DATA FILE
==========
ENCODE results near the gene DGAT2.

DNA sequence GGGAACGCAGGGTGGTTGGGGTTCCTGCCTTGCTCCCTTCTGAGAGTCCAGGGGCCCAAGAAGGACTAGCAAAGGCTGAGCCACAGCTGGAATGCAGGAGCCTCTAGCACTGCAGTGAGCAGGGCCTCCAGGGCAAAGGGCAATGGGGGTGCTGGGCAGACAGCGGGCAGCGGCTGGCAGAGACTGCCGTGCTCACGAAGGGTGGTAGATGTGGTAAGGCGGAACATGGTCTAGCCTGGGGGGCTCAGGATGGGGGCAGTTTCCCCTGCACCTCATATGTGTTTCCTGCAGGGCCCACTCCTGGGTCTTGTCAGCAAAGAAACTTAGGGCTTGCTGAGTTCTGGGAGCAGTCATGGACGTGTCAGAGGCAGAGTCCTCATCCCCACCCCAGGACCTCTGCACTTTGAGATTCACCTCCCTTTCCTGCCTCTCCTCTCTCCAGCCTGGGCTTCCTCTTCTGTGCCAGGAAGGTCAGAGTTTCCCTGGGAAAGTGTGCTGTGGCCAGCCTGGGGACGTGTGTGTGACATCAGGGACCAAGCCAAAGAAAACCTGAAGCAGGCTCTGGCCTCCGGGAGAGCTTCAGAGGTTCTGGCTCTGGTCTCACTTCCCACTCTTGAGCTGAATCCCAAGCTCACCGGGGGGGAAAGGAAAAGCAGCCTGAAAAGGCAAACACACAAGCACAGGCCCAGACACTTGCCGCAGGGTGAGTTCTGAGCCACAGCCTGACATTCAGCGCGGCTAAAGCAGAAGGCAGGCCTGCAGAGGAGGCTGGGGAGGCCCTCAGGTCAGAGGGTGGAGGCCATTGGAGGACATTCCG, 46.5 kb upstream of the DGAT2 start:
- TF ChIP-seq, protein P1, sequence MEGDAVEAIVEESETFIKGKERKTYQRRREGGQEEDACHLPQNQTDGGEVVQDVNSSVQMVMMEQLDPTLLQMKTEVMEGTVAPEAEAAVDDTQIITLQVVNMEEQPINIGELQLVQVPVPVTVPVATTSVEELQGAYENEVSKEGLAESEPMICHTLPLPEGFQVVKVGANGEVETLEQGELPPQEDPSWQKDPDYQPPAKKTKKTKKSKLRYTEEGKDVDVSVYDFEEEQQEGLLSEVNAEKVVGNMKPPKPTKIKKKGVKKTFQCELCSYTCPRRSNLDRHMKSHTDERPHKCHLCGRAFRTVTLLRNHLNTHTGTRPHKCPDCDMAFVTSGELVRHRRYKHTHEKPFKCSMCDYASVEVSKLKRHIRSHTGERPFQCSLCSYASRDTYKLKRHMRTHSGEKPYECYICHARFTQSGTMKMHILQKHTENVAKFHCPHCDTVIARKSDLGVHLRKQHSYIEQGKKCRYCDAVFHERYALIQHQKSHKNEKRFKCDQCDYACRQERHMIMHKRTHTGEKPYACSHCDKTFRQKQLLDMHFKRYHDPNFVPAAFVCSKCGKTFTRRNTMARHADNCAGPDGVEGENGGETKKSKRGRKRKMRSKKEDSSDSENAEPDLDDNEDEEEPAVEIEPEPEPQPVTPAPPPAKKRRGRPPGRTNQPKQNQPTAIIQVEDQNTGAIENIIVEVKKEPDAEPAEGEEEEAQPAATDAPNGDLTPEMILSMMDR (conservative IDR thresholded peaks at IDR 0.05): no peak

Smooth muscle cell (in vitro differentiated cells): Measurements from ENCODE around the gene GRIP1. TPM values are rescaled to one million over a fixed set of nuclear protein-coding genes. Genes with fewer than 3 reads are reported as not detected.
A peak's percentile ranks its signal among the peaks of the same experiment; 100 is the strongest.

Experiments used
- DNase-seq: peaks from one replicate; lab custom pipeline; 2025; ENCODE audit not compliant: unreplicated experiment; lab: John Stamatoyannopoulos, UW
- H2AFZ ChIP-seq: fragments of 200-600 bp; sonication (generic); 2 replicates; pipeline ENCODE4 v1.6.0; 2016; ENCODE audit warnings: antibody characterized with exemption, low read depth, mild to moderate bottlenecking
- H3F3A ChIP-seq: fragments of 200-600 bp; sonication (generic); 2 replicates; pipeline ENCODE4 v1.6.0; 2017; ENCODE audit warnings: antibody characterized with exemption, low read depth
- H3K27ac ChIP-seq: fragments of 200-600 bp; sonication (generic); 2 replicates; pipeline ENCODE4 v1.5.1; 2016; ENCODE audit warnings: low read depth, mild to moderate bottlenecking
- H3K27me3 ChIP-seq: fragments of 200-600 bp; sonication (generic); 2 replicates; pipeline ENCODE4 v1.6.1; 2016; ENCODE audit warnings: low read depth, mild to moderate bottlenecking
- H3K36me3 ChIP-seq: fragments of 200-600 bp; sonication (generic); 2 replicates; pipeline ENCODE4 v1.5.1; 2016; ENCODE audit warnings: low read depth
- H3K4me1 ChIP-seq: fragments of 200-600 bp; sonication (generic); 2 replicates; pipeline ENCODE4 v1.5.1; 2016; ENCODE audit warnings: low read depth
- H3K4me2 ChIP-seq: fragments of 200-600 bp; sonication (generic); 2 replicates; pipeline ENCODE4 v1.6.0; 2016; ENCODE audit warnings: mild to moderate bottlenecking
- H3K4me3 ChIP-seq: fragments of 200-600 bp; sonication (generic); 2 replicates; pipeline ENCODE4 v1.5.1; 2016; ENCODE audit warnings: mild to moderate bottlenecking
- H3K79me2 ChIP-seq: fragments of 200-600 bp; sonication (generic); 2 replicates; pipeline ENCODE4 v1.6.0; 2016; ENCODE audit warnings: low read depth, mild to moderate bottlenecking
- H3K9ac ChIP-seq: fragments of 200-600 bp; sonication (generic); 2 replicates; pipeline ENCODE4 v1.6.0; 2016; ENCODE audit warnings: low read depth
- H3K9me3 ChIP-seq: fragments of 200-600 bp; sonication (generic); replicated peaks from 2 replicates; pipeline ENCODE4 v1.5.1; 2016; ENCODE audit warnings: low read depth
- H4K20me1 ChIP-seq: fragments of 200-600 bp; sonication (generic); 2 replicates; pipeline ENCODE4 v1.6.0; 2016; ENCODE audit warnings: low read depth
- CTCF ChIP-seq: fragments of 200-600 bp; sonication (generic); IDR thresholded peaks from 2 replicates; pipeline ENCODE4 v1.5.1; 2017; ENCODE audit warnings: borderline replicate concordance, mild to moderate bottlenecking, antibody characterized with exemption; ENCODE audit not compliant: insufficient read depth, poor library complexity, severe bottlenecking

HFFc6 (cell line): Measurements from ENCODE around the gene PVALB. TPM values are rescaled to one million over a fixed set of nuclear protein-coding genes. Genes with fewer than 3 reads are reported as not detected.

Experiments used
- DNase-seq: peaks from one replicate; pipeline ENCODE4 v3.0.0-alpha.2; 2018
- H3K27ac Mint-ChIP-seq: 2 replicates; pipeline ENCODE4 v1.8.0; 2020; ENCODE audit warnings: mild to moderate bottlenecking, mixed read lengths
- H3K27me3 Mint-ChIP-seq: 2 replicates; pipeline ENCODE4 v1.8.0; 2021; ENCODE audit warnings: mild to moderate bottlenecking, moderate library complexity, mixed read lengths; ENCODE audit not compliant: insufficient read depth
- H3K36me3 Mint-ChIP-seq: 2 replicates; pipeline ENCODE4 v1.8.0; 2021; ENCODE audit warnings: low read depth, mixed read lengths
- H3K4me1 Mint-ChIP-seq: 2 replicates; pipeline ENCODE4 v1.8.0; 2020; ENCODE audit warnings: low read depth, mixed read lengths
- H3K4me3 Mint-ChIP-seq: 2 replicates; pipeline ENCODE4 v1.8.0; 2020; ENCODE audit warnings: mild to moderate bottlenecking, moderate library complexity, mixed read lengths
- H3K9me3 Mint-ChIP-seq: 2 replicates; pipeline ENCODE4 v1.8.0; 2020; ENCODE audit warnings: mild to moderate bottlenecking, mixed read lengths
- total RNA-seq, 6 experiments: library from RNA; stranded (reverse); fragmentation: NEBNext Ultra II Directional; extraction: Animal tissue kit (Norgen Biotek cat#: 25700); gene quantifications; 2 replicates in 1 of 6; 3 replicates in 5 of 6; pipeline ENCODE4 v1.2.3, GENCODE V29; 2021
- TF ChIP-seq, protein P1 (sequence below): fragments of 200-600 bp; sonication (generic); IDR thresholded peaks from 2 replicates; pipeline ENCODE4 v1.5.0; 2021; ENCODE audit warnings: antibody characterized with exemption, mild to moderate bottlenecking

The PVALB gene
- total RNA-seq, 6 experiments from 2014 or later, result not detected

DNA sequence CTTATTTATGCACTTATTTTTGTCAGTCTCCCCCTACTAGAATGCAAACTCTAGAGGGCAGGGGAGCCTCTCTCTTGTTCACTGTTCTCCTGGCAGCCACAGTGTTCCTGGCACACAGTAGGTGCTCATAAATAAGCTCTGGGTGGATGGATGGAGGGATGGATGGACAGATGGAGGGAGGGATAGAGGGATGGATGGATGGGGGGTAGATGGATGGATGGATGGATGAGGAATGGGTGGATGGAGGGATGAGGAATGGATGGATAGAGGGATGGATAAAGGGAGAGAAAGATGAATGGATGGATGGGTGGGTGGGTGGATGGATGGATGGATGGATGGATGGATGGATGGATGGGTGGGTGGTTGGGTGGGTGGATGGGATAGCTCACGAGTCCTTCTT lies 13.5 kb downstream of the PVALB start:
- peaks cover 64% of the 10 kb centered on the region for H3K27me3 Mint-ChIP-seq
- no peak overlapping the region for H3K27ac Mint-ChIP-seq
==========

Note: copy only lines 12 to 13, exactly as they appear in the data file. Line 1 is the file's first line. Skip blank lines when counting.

- H3K36me3 ChIP-seq: fragments of 200-600 bp; sonication (generic); 2 replicates; pipeline ENCODE4 v1.5.1; 2016; ENCODE audit warnings: low read depth
- H3K4me1 ChIP-seq: fragments of 200-600 bp; sonication (generic); 2 replicates; pipeline ENCODE4 v1.5.1; 2016; ENCODE audit warnings: low read depth